Anyway, I could be wrong, of course, we all see events through the prisms of our own biases, but…I think Dems have vastly overstated the mandate they got re. Iraq. Think about it – the Dems call for more troops, they confirm Patraeus unanimously, Bush finally gets rid of Rumsfeld, heeds the calls for more troops in a one last push shot at winning, at least attempts to show he is “changing his plans”…and the Dems seem (or very easily can be made to seem) like they won’t even give it a shot. As PO’d as Americans are about Iraq, they still would prefer a win over a defeat. Dems seem like they arent even willing to give Bush a shot.

If I am correct that ’06 was a call for a change, and a major one at that, in tactics or strategy, but not a call for withdrawl, and if I am correct that if we lose, Dems share somewhat in perceived blame (if we win now, Dems are toast like the Whigs – the Vietnam era Dems will look flag-waving Rambos compared to the current crop)…then GOP still holds the cards on foreign policy.

Couple other considerations: if it’s competence, not the war itself, shouldnt be an issue for the GOP candidate: unless W. can get the Constitution amended again, he is out after ’08. Rudy oozes natnl security competence; Romney is extremely articulate, putting him already light years ahead of Bush in perception of competence; and McCain was the only and first one saying we didnt have enough troops years before anyone else, D or R, said so – McCain may take a hit for being ID’d with the Bush on the war, but he has been criticizing the strategy the whole time, too…seems astute and competent enough to me, or at least plausible.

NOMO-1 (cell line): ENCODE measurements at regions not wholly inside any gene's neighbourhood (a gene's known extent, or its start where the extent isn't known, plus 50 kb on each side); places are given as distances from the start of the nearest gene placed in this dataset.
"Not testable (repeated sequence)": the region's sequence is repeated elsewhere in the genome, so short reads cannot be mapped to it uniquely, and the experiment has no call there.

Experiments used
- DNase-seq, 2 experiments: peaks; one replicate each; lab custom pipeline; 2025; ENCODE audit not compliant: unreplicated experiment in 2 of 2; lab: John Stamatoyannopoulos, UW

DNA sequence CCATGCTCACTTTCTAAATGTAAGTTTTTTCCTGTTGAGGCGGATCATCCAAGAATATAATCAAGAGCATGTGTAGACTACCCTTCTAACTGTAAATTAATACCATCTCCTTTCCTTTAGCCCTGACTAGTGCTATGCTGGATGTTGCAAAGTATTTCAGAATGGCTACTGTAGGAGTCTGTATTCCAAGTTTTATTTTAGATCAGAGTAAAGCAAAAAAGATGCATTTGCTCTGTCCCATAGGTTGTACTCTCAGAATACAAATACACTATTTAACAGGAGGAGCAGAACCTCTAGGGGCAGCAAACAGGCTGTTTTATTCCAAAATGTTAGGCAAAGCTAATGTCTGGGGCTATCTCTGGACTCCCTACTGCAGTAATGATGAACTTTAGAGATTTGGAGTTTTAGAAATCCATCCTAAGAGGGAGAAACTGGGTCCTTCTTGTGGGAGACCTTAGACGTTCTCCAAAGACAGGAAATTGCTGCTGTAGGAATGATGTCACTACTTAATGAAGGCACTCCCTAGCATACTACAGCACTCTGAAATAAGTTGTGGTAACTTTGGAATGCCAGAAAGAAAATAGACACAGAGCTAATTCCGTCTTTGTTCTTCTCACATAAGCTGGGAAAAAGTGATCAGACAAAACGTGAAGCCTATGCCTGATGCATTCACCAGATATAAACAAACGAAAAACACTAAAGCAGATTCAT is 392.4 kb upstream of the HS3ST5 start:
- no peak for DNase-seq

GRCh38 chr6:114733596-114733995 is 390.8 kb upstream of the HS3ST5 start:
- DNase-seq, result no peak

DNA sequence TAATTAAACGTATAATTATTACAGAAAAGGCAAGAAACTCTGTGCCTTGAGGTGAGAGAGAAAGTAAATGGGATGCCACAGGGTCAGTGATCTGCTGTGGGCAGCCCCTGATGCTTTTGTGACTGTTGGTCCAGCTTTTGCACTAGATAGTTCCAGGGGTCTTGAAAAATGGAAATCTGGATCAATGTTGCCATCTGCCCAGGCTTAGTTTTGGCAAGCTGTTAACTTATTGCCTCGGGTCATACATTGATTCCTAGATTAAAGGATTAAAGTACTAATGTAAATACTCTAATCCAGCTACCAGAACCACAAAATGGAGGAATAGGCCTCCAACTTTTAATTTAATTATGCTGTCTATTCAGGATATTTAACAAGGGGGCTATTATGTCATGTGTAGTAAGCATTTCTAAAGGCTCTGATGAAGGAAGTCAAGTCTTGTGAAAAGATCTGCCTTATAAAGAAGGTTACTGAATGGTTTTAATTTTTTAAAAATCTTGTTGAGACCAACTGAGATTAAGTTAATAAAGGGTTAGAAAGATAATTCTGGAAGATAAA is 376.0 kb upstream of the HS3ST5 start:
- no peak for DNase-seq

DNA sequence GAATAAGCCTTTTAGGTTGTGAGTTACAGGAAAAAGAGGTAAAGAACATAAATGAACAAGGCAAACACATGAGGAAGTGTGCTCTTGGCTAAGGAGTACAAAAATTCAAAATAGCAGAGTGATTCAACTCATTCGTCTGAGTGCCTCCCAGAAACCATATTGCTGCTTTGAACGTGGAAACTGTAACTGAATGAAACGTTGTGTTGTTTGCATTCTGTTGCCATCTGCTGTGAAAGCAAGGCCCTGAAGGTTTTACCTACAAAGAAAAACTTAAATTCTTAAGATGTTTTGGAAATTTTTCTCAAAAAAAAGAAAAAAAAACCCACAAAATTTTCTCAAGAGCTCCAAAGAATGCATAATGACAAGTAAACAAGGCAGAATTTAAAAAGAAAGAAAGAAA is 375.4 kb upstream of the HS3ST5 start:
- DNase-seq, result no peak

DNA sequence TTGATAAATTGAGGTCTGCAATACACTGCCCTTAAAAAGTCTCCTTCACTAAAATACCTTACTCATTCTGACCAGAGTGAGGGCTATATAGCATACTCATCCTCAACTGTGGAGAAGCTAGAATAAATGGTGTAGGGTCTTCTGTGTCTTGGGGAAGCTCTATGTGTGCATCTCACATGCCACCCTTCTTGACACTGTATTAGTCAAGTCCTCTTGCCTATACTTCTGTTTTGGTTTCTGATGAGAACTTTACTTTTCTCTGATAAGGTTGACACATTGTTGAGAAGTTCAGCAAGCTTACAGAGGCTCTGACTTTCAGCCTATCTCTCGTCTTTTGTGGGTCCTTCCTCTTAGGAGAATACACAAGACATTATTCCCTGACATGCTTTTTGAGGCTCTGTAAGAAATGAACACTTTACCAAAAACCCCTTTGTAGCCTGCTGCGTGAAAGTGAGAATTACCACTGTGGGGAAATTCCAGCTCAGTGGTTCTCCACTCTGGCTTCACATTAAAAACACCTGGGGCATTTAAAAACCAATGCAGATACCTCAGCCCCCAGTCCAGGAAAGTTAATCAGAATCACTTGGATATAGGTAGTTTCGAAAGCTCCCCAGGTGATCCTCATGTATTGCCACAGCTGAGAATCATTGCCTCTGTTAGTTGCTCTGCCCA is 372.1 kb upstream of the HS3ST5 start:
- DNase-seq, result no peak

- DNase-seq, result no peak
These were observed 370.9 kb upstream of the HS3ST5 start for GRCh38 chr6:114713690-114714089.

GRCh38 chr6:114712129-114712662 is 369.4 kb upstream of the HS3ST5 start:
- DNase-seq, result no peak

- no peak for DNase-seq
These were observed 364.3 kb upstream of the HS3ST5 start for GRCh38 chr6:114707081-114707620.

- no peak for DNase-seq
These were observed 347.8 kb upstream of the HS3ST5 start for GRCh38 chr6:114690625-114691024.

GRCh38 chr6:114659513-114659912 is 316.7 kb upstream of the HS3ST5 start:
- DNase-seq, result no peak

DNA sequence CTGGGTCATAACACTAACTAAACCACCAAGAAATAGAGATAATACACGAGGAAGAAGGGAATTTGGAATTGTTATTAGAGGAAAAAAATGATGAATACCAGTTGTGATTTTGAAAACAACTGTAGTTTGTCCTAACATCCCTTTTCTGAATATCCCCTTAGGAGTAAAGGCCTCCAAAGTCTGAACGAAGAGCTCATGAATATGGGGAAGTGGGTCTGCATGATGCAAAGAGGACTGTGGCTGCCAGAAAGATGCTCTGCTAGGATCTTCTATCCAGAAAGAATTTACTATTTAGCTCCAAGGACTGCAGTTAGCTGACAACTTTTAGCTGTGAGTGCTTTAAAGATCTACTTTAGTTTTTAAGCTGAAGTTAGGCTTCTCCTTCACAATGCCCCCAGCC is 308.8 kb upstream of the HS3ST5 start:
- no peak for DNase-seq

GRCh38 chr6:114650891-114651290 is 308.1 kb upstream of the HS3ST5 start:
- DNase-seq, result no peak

Also, one other big problem if the Dems do succeed in their withdrawl: the aftermath. As much as many do really want us to bug out now, I think people will sing a different tune when we leave and a few things are certain to happen: MASS MASS genocide, making the horrendous carnage going on now look like a frickin’ day at the beach. We leave quickly, and that happens, Americans will not be able to stomach that kind of slaughter (and a slaughter there will be), and the ones who get the blame will probably be the ones who forced the pull out. Also, as much as people crow about Iran not really being a threat, or a seriosu threat, or being that close to nukes, or even that big a problem with nukes…when they take over Iraq after we leave, when they have no geographic barrier to merging with their buddies in Syria, when they control 40 percent of the world’s oil, when they threaten America daily and to the degree that current threats from Ahmadinijad will seem like he is asking for a kiss, when a likely regional conflagration starts up, most likley involving Saudi Arabia and Iran, when that happens…Americans will not be happy campers. Oh, and they’ll be just peachy when we have to go BACK to the region with even bigger problems.